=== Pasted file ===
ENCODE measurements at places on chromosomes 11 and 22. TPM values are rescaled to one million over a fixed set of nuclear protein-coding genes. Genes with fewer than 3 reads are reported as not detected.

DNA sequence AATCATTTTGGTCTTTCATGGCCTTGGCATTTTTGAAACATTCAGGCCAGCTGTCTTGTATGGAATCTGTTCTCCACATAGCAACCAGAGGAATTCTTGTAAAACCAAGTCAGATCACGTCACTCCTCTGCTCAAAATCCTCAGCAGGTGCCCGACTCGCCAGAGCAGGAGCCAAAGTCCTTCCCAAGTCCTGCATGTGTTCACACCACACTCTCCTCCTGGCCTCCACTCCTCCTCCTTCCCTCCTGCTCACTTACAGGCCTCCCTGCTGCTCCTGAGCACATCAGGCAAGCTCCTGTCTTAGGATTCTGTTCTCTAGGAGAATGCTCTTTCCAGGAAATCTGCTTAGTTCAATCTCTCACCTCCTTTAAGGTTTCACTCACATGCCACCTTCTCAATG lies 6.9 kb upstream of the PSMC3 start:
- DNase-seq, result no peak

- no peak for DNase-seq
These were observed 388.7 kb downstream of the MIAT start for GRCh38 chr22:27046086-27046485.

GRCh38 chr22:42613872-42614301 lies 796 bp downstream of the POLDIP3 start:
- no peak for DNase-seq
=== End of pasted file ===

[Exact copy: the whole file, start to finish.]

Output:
ENCODE measurements at places on chromosomes 11 and 22. TPM values are rescaled to one million over a fixed set of nuclear protein-coding genes. Genes with fewer than 3 reads are reported as not detected.

DNA sequence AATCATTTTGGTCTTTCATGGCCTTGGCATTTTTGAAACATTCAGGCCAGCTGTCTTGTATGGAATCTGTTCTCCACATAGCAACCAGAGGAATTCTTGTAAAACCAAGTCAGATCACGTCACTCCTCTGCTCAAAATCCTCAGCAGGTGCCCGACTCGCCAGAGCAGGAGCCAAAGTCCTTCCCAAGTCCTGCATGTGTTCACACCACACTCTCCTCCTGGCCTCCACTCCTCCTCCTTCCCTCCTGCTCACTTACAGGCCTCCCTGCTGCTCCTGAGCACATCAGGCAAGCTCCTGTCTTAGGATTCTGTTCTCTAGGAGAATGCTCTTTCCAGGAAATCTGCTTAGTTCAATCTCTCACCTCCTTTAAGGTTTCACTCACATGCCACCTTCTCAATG lies 6.9 kb upstream of the PSMC3 start:
- DNase-seq, result no peak

- no peak for DNase-seq
These were observed 388.7 kb downstream of the MIAT start for GRCh38 chr22:27046086-27046485.

GRCh38 chr22:42613872-42614301 lies 796 bp downstream of the POLDIP3 start:
- no peak for DNase-seq